Alex Gatt is taking his motocross racing to the next level at the Future West Motocross in Chilliwack on Nov. 23 and 24. Submitted photo

Penticton motocross racer pinning it to the top

Alex Gatt won the B.C. Championship and the Supermini this year

Grade 9 student Alex Gatt has been riding dirtbikes since he was three, and now he’s taking his motocross racing to the next level at the Future West Motocross in Chilliwack on Nov. 23 and 24.

“The last couple years, I’ve been on medium-sized bikes and I think every year I’ve been on the podium (after each race). My most important competitions (before this) were the B.C. Championships, I got second in those last year and the year before,” said Gatt, 14. “I’ve been doing the South Series which are small championships, which are good to put on your rider’s resume. I won the B.C. Championship and the Supermini this year.”

Aside from placing well in these competitions, Gatt has also been noted as an admirable racer with his acceptance of a good sportsmanship award which will “pay for him to compete next year in the series.”

Related: Penticton motocross family crazy for dirt

Gatt said this competition in Chilliwack is different than what he’s used to because the series’ tracks are “pretty tight.” Switching to a bigger-sized bike, he feels confident he’ll do well at this arena, which he noted is the largest motocross venue in the province.

“I’ve never really liked the take-out mentality, (in this series) you’re kind of forced to take other riders out, and I try and stay clean,” said Gatt. “But I have a bigger bike, and I’m participating so I can try to stay race ready until the season starts next year. Arenacross is really how you get your name out there. And this past year I’ve had a good year and have become more aggressive so I think I’ll do well.”

With two parents that also race motocross themselves, it is no surprise that Gatt chose to follow in their footsteps. His mother, Amanda Stewart, said she actually started to learn to ride dirtbikes at the same time her son was learning.

“My parents have always encouraged me to keep going with it, and on my third birthday my dad got me my first bike,” said Gatt. “I took it the first day I got it. My dad’s always been there, I don’t think he’s ever missed a race that I’ve been in.”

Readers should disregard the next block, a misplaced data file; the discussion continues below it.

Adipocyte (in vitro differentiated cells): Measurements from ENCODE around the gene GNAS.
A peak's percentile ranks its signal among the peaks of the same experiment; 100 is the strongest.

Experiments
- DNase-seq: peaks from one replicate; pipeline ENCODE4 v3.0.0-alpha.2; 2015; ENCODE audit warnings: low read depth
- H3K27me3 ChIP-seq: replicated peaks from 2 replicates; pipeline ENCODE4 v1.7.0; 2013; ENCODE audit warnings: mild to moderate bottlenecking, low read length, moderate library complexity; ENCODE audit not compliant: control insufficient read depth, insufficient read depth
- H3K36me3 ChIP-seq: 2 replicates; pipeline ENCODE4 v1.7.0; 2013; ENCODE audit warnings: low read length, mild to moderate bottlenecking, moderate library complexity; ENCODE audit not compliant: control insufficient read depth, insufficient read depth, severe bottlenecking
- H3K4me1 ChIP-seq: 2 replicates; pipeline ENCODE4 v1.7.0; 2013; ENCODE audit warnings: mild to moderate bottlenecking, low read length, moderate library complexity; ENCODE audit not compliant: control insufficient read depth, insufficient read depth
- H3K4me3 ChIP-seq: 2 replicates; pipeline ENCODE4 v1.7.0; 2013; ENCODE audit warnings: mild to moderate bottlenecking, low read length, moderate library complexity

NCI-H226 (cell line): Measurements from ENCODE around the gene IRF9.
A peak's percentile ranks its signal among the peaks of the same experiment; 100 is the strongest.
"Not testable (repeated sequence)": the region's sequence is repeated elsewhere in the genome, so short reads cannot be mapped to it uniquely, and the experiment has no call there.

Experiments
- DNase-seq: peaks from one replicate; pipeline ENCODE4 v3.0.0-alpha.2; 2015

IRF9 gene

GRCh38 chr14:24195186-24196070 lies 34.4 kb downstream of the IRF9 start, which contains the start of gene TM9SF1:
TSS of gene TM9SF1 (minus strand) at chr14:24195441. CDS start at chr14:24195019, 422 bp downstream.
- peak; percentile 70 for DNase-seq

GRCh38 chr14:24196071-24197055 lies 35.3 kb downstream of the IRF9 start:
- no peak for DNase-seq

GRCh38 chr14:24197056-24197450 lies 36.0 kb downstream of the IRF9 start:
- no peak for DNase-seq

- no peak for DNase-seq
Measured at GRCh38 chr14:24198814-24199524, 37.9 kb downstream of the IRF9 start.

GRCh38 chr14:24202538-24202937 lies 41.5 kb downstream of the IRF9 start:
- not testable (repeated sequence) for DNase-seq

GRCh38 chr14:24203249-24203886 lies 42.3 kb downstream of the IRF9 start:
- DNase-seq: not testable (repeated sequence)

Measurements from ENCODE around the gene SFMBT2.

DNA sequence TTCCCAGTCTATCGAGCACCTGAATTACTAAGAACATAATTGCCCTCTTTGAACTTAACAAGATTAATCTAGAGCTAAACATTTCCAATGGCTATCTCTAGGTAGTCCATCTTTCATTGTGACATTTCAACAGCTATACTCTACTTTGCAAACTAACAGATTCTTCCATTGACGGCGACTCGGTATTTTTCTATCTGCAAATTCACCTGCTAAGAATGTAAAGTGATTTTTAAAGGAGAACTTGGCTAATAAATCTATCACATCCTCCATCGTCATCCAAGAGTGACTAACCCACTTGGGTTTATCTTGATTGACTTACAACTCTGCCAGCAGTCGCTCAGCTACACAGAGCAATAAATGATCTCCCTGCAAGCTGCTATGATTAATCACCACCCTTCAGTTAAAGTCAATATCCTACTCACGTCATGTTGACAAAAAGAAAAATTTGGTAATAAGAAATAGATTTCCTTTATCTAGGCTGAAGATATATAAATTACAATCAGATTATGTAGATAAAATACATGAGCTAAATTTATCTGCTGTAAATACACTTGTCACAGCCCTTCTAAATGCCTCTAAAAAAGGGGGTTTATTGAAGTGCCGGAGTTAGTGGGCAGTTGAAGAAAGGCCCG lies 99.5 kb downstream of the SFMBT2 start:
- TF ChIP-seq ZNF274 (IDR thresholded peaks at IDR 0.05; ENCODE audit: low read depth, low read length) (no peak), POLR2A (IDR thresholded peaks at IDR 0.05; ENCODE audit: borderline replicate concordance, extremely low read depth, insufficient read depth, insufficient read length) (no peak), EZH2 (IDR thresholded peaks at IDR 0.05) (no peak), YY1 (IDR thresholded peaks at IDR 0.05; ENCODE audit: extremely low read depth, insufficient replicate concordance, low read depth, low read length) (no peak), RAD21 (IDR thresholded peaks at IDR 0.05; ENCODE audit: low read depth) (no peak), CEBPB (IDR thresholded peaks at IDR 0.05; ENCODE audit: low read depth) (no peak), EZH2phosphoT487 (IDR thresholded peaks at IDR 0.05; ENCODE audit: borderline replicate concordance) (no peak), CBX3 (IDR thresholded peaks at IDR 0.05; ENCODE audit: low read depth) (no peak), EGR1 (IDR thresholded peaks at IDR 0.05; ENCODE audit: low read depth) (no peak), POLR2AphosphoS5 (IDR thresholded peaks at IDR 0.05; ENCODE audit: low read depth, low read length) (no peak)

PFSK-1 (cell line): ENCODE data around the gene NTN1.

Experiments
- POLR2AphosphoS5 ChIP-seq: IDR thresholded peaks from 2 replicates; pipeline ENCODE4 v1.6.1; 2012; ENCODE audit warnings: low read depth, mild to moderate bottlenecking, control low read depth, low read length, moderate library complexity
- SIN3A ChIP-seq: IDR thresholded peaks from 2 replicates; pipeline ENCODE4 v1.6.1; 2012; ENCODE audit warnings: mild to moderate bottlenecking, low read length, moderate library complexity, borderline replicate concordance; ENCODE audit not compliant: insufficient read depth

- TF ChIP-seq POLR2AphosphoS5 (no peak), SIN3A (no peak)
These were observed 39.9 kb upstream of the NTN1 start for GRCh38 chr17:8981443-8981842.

Gatt has been very committed to his sport, constantly practicing and trying to better his race times. He said if the weather is “above nine (degrees), (he’ll) be riding once or twice a week.”

“We also have our own track that we try and ride as much as we can, it’s kind of hard in the summer though once it gets hot,” said Gatt.

Although he’s already a seasoned pro in his age group, Gatt admits he can still get nervous before a race starts.

He also noted there are other benefits in picking up motocross, aside from winning races, such as learning mechanical skills and time management. Stewart said it’s also great bonding time for her family.

“My dad has always tried to get me to fix my bike — I’m not a huge fan of mechanics but I can definitely do anything I need to,” said Gatt. “My dad has done this his entire life, when he was starting he didn’t have as much support as I did.”

“When he competes, we’ll be camping and bring our trailer and we’ll barbecue. And we have our games, just like families that go to a cabin,” said Stewart.

Gatt has also come to know kids his age with the same interest and passion in motocross that he has. He said he is unaware of anyone else from Penticton that competes in the same series that he does.

As for why he is so driven to stick with this sport?

“I just love the competition, I love getting the win — it’s kind of just the rush, you forget about everything when you’re out on the track. My mom has asked me if I like it, and that if I didn’t then we won’t do it. But I love it, I don’t have the thought in my mind of ever quitting.”

Gatt said in the future, he hopes to compete professionally in the sport. He said ideally he’d like to start competing in U.S. races as well, but noted that their cost of registration and fees is much higher.

“When you’re 16 or 17, you can start going intermediate pro-level in Canada. Usually it’s just to test your feet, but a lot of kids that are really fast can go up into that pro-level. So that’s where I’d like to be in the next couple years,” said Gatt. “So right now I’m just focusing on working hard and winning some championships.”

To report a typo, email: editor@pentictonwesternnews.com.


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